The '10 Shilling Note' Sailors
by Nicholas Jones,
son of founder member J. Clement Jones
When a public meeting was arranged at the Victoria Hotel, Wolverhampton, for the evening of September 3 1953, such was the response that thirty nine people attended. There was to be no going back: Victor Gough was elected the first commodore; Stanley Gittins became vice commodore; and to ensure the club would be able to continue on a firm financial and legal footing, all those who wanted to become members were asked to put a ten shilling note into a hat.
One of the thirty nine people who paid up to become a founder member was Peter Waine, already a highly-successful yachtsman, who with his wife Pam became enthusiastic supporters and who have both given countless years of dedicated service to the SSSC. Peter's vast collection of the club's early records and other memorabilia from the last fifty years has provided an invaluable resource in researching and writing this history.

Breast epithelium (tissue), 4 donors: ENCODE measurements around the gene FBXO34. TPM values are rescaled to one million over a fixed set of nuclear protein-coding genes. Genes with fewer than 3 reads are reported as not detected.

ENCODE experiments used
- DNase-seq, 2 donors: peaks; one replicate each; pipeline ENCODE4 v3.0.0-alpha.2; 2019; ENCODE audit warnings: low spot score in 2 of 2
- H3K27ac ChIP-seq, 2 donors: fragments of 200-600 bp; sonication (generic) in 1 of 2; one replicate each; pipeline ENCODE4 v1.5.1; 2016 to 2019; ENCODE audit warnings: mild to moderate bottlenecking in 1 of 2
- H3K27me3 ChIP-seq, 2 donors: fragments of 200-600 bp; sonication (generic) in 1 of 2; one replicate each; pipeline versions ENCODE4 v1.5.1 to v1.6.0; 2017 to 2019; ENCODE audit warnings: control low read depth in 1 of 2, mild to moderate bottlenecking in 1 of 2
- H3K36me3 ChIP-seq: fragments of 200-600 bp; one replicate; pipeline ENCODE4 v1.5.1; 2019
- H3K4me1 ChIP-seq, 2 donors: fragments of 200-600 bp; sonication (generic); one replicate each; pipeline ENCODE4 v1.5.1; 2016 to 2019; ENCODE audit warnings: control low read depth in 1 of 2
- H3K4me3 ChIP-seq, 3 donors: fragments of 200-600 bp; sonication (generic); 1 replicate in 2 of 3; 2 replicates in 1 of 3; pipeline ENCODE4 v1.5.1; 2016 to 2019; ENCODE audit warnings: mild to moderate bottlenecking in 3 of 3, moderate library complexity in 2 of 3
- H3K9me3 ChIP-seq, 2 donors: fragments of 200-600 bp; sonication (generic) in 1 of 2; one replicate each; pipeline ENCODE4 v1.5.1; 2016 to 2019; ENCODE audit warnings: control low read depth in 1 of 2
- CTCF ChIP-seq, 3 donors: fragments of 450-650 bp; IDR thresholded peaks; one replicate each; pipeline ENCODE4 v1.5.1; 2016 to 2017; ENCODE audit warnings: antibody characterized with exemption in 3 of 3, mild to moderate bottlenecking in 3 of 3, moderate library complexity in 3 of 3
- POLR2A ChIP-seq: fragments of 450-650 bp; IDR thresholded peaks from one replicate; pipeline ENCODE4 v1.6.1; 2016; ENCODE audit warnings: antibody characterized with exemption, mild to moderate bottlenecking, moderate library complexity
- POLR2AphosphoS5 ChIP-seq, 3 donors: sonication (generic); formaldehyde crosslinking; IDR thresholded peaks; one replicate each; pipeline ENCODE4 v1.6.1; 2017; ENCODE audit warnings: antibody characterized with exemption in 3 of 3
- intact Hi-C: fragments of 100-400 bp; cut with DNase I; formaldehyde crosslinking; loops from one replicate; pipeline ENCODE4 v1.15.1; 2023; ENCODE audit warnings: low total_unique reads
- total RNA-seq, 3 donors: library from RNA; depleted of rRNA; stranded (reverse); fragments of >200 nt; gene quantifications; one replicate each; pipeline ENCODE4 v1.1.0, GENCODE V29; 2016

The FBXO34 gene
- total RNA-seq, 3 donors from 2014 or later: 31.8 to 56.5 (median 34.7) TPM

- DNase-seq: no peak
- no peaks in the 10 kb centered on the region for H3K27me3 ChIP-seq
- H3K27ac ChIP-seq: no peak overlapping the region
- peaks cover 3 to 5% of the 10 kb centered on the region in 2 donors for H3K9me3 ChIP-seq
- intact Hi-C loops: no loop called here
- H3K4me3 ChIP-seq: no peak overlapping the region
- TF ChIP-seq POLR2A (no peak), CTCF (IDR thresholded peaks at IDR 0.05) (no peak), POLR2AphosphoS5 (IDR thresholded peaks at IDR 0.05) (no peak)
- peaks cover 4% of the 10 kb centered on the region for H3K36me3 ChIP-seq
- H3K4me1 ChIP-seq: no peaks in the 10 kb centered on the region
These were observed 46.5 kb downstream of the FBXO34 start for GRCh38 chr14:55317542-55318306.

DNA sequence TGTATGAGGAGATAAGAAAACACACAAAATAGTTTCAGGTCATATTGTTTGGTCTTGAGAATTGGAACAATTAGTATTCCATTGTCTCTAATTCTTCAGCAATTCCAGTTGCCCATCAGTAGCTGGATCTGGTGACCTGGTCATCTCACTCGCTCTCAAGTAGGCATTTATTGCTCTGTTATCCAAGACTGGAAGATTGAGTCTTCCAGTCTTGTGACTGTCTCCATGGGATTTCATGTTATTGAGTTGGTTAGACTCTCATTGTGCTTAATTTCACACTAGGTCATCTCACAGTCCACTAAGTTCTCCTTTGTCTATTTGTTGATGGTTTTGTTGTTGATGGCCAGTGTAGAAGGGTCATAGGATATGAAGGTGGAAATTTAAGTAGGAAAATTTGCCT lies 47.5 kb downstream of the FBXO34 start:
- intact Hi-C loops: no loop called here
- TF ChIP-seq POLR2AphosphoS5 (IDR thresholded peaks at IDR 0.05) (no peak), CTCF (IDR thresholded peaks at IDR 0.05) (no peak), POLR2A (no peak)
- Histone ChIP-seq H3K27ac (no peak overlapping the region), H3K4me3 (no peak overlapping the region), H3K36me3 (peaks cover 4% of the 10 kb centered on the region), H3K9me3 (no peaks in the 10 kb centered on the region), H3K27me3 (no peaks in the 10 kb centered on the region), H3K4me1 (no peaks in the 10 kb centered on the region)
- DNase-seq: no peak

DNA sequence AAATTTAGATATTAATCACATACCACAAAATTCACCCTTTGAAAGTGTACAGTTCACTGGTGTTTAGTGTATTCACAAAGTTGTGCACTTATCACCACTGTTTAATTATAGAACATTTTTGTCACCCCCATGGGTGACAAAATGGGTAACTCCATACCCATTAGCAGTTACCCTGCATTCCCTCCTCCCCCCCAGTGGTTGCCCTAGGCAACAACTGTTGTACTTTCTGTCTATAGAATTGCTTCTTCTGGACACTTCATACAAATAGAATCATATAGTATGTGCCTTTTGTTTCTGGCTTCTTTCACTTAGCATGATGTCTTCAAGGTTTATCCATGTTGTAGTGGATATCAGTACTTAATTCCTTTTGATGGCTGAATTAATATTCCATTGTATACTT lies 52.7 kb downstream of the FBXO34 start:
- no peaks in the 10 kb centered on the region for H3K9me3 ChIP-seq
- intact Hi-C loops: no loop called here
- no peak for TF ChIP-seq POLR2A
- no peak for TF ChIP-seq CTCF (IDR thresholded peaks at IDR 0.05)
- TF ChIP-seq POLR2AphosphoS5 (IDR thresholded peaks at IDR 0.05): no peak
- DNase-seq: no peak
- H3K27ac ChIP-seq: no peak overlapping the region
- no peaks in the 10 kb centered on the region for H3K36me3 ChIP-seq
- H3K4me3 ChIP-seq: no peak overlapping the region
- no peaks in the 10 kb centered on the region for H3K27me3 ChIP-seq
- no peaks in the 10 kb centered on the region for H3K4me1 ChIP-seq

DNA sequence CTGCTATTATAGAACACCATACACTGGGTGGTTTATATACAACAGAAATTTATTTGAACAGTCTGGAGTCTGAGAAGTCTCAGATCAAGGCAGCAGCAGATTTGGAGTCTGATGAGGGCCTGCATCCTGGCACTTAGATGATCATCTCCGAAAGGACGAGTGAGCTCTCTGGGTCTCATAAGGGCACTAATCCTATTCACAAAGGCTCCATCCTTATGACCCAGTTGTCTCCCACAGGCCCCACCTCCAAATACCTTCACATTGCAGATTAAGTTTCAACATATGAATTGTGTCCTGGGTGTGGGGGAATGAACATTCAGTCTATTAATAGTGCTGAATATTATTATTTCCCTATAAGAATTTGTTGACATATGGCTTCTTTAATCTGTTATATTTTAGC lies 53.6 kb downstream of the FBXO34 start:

It was at the September 1953 meeting that ‘South' was added to the original title of ‘Staffordshire Sailing Club', in order to avoid confusion with another group of frustrated yachtsmen in the north of the county who were also searching for a stretch of water on which to sail. Across the West Midlands, the hunt was on for suitable locations.
The first task for the newly-appointed officers was get the club's name registered with Lloyds Register of Yachts and then prepare a constitution for the South Staffs Sailing Club, so that it could be lodged with the Yacht Racing Association (which became the Royal Yachting Association in 1955).
I found a type-written copy of the club's original twenty five rules pasted into my father's scrapbook. The club's objective could not have been clearer: "to encourage sailing and yacht racing in South Staffordshire." Indiscipline was not to be countenanced as "any conduct prejudicial to the prestige of the club shall render such member liable to suspension or expulsion."